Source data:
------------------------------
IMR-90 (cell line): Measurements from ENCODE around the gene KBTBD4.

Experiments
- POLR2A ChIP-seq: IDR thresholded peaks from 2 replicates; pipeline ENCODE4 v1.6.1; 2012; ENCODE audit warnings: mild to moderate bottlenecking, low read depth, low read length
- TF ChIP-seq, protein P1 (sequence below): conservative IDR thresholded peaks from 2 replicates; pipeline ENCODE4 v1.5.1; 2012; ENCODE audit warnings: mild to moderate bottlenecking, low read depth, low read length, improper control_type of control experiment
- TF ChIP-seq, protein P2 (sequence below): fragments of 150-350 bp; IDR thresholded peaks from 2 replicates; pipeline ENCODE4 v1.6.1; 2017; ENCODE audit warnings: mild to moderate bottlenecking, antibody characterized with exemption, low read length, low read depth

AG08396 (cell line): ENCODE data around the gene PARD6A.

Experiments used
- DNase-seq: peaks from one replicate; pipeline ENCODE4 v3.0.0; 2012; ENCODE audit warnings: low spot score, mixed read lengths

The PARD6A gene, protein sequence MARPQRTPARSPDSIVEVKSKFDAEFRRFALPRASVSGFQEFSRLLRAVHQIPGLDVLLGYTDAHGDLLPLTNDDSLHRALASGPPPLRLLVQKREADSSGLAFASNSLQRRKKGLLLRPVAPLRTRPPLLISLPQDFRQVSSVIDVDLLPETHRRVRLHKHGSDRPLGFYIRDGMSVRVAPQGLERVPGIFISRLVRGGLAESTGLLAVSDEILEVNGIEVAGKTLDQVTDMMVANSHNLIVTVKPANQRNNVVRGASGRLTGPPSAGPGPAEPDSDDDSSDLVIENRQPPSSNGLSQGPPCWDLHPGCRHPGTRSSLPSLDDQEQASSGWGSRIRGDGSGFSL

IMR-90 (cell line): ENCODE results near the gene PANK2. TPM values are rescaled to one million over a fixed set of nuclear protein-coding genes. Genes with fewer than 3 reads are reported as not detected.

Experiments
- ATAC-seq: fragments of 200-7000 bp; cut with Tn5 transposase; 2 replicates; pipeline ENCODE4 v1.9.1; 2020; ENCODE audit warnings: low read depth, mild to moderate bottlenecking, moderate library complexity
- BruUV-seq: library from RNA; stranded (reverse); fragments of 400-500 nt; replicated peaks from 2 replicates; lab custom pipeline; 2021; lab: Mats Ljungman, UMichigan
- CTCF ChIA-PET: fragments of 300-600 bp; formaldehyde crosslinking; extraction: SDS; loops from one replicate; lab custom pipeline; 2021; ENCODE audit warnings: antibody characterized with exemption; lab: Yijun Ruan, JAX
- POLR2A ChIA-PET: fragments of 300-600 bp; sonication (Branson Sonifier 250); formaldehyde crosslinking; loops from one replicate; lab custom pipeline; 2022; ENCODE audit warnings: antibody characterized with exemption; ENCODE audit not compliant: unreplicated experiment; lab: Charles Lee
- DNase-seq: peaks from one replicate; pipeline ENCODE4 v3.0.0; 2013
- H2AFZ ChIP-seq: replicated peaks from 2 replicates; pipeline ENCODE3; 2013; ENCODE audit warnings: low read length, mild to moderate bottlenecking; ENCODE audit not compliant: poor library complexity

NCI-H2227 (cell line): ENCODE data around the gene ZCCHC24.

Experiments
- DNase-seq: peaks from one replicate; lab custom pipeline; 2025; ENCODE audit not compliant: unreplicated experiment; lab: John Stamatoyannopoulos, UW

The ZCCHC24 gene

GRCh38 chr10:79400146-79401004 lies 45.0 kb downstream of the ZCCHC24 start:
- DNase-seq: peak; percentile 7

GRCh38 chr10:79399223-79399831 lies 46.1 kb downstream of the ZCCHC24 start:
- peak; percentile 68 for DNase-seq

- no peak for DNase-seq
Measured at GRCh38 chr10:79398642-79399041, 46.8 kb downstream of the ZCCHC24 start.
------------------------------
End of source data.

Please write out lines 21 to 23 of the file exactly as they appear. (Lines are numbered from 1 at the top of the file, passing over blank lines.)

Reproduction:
The ZCCHC24 gene

GRCh38 chr10:79400146-79401004 lies 45.0 kb downstream of the ZCCHC24 start:
- DNase-seq: peak; percentile 7